Interest income rose to €1.972 billion in 2006 from €1.27 billion in 2005.


The ECB paid remuneration of €965m to the national central banks of the eurozone on their claims in respect of the foreign reserve assets transferred by them to the ECB. Administrative expenses on salaries and related costs, rental of premises, and goods and services amounted to €332m, up from €316m in 2005.

At the end of 2006, the ECB employed 1,367 staff, including 138 at the managerial level, compared with 1,351 a year earlier.


Toshiro Muto, a deputy governor at the Bank of Japan, is the leading candidate to be the next governor, according to Japanese economists.

Of 24 prominent economists recently polled by Jiji Press, 19 said that Muto is the frontrunner to succeed the current governor, Toshihiko Fukui, whose term of office expires on 19 March 2008.

Heizo Takenaka, now professor at Keio University and former minister of internal affairs and communications, is another leading contender, with BOJ deputy governor Kazumasa Iwata is also in the field.

However, among the economists surveyed, only five said that they wanted Muto to be the next BOJ governor, while three expressed support for Iwata, three backed Kazuo Ueda, dean of the Faculty of Economics at the University of Tokyo and former central banker, and two supported Takenaka.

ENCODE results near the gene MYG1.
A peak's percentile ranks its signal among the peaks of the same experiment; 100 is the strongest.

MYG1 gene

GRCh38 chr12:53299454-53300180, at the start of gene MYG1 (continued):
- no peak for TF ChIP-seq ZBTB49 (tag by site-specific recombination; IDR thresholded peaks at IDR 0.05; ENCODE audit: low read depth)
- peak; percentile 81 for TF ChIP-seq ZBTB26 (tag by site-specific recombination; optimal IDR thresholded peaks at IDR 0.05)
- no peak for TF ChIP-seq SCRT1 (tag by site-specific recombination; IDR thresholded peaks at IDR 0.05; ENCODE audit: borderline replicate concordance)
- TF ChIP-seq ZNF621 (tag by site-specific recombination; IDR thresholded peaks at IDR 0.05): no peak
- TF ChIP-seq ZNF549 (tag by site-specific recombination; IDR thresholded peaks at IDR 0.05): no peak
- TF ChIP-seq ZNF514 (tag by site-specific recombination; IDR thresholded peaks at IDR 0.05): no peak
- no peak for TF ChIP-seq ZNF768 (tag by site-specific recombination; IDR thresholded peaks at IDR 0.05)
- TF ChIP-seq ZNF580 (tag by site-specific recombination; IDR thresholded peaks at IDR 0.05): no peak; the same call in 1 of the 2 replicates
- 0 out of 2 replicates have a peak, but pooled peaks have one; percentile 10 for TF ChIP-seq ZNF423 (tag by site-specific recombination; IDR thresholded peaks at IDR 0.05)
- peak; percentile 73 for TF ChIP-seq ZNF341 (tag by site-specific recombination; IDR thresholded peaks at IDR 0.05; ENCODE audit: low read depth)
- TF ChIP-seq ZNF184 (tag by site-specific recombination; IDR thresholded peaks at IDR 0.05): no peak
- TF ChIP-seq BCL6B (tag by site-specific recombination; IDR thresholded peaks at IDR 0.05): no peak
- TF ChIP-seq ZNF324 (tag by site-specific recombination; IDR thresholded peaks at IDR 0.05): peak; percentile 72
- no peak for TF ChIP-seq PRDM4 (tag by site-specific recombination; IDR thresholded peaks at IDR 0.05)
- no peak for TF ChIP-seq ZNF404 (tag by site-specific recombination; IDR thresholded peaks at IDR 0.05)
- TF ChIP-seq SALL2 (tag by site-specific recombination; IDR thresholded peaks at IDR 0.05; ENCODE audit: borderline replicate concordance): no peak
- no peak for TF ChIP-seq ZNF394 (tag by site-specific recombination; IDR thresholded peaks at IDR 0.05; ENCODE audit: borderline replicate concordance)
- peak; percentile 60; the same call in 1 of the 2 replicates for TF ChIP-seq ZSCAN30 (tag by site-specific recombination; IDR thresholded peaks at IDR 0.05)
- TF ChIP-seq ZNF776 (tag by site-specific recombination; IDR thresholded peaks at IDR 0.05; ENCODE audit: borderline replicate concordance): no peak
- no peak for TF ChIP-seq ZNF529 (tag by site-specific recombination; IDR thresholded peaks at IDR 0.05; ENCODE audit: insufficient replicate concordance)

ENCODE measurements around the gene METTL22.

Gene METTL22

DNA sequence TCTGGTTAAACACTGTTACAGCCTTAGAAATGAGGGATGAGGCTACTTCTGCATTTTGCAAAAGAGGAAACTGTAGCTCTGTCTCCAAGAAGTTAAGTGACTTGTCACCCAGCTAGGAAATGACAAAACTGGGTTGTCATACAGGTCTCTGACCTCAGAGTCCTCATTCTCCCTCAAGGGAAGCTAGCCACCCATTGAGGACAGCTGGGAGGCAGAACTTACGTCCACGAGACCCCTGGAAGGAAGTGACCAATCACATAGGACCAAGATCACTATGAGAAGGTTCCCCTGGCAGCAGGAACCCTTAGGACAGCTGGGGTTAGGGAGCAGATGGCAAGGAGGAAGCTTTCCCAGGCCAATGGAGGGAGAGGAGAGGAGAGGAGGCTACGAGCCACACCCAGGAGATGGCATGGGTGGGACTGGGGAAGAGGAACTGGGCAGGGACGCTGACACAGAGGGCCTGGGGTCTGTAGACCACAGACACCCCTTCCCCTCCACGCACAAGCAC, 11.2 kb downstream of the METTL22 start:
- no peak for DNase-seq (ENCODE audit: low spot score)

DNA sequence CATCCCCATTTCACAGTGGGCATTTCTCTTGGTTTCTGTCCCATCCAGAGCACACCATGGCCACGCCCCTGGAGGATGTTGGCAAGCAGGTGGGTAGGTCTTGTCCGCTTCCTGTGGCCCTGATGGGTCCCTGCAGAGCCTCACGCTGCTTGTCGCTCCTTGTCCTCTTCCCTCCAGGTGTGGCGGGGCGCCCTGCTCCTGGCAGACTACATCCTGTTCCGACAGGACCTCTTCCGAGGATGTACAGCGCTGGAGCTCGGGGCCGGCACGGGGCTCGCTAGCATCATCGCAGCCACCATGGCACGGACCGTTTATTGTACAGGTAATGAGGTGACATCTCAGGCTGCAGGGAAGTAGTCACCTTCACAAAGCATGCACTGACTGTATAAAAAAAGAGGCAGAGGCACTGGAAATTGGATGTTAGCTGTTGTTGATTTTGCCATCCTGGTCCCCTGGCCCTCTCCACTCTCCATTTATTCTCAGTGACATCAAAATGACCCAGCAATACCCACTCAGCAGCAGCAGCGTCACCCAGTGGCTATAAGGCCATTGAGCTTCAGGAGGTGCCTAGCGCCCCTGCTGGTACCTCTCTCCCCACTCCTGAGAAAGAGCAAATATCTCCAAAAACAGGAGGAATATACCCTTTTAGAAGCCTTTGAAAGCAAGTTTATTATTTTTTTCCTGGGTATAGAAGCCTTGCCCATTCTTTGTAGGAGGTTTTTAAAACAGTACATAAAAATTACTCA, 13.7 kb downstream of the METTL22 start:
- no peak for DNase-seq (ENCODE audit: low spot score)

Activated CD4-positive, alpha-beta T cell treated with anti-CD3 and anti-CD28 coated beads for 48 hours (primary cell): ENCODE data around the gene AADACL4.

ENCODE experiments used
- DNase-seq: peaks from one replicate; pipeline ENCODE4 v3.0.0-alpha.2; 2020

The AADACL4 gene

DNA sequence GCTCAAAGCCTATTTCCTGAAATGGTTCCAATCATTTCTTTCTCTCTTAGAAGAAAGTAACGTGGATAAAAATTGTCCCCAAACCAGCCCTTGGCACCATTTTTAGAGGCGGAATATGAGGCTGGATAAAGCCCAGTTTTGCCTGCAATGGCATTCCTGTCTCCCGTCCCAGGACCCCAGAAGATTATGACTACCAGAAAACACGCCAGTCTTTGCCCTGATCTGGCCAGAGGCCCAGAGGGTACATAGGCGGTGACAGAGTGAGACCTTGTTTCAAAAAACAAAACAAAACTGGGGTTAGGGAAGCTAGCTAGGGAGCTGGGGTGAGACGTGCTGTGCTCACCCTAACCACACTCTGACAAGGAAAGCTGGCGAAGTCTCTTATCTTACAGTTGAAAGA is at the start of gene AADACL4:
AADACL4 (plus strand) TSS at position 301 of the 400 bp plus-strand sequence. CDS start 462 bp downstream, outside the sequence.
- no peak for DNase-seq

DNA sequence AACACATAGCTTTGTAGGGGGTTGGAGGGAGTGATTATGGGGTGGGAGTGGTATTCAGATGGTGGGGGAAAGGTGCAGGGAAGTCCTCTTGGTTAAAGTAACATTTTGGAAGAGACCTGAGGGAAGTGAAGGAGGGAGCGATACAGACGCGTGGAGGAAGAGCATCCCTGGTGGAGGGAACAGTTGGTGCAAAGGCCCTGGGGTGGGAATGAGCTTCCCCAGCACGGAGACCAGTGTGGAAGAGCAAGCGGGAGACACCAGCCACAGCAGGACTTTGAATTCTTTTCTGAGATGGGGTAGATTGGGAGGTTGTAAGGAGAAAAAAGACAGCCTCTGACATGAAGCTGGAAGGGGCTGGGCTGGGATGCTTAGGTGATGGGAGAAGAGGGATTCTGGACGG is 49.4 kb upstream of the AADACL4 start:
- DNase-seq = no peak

Heizo Takenaka himself has seen fit to criticise the central bank for increasing interest rates despite continued deflation.

"Deflation has still continued in Japan," he said in a recent interview with Kyodo News. "The biggest problem is an interest rate hike in the absence of economic overheating or inflation."

Takenaka warned that Japan’s recent interest rate hike could herald an appreciation of the yen against the dollar and dampen Japan’s real economy with deflation becoming more serious. "Japan could plunge into a vicious circle of a yen rise, worse deflation and a further yen rise," he said.

The Bank of Japan has not specified an inflation target and remains unaccountable for the results of its decisions, he said. "The imbalance between its great power and its limited accountability is a problem."

"In order to maintain its independence, the Bank of Japan should set an inflation target," he said.


The economic policy director of the Central Bank of Brazil, Afonso Bevilaqua, resigned on 1 March leading to speculation that this was related to recent disputes over the direction of monetary policy. However, this represented merely a “routine change” that won't alter the direction of policy at the institution, the finance minister, Guido Mantega said on Friday 2 March.